The principle of accountability applies both to officials at the regulatory department as well as those in charge of management or entrusted with the duties related to safety measures. Gross dereliction of duties on the part of the officials and casual and careless attitude towards duties should be deemed as punishable offences. For instance, if an unauthorised construction goes on with the full knowledge of officials or such a construction does not escape the notice of the officials, if the building plans are approved or no-objection certificates (NOCs) are issued without going through mandatory inspection and without verifying material particulars, the officials should be punished for a specified offence.
Palpable negligence in doing duties should not be overlooked under the appropriate law. It is difficult to distinguish between such acts of gross dereliction or utter indifference and corrupt motives. Victims of man-made disasters: Of course, rescue and relief measures are common in both natural and man-made disasters. On account of the human element involved in triggering the man-made disasters, the victims can have recourse to civil and public law for remedies and those responsible for culpable negligence may also be liable for criminal action under the provisions of Penal Code or various special laws to which reference has been made hereinafter.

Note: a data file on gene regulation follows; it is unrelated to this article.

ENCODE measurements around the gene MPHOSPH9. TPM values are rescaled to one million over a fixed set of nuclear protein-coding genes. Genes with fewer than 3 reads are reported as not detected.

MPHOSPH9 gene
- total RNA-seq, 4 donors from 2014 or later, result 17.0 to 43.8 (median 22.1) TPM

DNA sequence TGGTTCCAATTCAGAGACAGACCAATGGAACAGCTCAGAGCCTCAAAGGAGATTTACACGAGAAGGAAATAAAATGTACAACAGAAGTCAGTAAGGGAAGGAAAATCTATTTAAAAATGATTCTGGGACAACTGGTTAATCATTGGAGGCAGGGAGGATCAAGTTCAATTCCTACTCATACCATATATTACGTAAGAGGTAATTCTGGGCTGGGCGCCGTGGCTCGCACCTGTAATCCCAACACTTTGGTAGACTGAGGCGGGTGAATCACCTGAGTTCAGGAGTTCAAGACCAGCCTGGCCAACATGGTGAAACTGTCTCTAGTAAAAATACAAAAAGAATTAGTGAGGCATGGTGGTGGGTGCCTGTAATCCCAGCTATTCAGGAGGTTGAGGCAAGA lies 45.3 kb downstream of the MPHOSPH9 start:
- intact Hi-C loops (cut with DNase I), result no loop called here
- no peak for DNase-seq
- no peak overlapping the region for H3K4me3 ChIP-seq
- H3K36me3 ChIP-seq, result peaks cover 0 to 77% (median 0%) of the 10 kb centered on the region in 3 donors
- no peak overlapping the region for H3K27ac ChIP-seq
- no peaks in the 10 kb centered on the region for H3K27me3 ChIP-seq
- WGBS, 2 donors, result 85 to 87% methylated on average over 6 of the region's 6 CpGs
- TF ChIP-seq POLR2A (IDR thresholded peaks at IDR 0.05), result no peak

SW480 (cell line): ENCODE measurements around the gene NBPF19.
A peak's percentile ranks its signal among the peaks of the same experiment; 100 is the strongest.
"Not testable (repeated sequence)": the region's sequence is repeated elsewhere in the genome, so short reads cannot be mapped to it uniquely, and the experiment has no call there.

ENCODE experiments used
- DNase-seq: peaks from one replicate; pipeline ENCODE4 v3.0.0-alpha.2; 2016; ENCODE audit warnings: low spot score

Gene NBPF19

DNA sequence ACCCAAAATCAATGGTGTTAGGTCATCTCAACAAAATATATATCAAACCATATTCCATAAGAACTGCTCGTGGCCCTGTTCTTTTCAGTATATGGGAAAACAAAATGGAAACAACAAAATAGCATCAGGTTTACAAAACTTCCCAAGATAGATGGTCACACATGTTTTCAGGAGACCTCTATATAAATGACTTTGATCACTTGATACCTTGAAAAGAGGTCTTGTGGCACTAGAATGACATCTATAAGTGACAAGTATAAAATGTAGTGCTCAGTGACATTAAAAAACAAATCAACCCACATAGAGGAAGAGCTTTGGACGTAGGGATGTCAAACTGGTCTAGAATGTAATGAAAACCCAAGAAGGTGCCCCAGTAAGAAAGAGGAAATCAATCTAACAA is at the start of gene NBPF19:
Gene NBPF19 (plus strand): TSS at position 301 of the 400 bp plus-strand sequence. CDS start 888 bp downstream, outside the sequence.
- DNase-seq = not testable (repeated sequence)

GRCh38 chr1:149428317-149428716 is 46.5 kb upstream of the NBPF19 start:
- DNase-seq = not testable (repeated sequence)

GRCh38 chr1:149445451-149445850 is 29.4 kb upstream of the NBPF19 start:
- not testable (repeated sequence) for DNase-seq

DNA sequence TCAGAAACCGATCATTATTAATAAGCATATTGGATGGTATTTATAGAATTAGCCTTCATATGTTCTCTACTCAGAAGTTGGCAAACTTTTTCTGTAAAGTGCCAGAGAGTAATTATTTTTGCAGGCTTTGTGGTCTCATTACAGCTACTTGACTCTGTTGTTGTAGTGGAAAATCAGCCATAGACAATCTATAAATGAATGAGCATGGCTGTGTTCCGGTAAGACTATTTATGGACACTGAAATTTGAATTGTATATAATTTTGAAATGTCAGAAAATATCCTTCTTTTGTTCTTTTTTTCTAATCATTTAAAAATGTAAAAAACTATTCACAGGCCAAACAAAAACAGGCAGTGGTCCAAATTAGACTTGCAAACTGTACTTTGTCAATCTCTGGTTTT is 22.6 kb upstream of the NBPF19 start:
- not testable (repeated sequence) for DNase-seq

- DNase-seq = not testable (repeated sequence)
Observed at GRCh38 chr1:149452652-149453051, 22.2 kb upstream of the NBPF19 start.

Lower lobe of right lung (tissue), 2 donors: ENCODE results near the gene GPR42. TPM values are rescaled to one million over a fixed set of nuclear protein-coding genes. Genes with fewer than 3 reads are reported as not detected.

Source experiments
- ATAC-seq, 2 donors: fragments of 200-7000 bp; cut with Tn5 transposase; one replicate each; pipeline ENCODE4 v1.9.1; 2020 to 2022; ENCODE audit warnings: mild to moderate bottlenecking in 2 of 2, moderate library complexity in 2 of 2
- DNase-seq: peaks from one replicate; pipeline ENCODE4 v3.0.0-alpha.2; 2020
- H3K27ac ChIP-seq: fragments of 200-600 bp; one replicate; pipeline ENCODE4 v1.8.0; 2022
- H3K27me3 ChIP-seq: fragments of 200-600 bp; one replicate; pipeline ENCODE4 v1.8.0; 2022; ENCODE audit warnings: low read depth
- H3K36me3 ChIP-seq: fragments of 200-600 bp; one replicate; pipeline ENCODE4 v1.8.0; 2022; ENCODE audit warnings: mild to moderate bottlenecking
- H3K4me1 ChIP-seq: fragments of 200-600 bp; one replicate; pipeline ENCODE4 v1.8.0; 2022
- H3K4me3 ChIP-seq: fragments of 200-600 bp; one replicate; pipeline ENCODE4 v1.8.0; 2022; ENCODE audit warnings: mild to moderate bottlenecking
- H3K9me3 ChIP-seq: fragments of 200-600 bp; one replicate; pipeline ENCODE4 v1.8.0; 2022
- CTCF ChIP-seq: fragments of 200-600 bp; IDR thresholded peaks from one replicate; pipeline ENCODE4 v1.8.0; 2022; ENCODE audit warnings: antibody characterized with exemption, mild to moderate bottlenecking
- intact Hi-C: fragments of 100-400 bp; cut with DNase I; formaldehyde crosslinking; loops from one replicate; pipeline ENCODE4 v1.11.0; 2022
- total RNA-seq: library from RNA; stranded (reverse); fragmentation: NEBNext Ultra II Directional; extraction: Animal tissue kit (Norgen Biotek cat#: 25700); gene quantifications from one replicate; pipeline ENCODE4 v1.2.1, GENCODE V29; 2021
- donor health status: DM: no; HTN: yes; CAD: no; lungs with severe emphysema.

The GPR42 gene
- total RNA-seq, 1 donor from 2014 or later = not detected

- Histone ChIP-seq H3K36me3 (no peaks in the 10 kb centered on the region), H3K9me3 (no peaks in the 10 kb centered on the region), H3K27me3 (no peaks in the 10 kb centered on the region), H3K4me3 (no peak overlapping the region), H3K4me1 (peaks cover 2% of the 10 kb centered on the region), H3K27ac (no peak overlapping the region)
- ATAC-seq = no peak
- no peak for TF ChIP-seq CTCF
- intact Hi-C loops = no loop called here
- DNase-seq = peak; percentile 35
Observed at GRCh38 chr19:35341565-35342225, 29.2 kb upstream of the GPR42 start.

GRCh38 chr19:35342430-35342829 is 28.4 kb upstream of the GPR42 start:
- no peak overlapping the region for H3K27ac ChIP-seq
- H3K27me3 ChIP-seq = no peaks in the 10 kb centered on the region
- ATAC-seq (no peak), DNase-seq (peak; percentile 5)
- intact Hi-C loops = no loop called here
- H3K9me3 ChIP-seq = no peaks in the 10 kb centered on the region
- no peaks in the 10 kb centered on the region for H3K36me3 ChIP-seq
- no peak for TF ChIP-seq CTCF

Compensation can be claimed in a Civil Court for the damage/injury caused by acts of negligence, although there is no tort law in Bangladesh. Negligence is a distinct head of tort. The general principle behind the tort of negligence is that “you must take reasonable care to avoid acts or omissions which you could reasonably foresee would likely endanger your neighbour. ” There are three criteria for imposition of a duty to take care – ability of damage, proximity of relationship between the parties and the reasonableness. It is of utmost importance that inspection of high-rise buildings – both commercial and residential, including hospitals and hotels, should be done periodically.
It is needless to emphasise that the inspection personnel should have necessary expertise and experience. It would be ideal instead of piecemeal inspections by Civil/Structural Engineers, Electrical Inspectors and Fire Service officers, the inspection teams consisting of officials from all these disciplines should be in their sufficient number to inspect the buildings, take stock of safety measures, deficiencies and safety standard violations and take necessary steps firstly to have the defects rectified or hazards removed and secondly to initiate action for prosecution and/or other measures to enforce compliance with safety standards and regulations.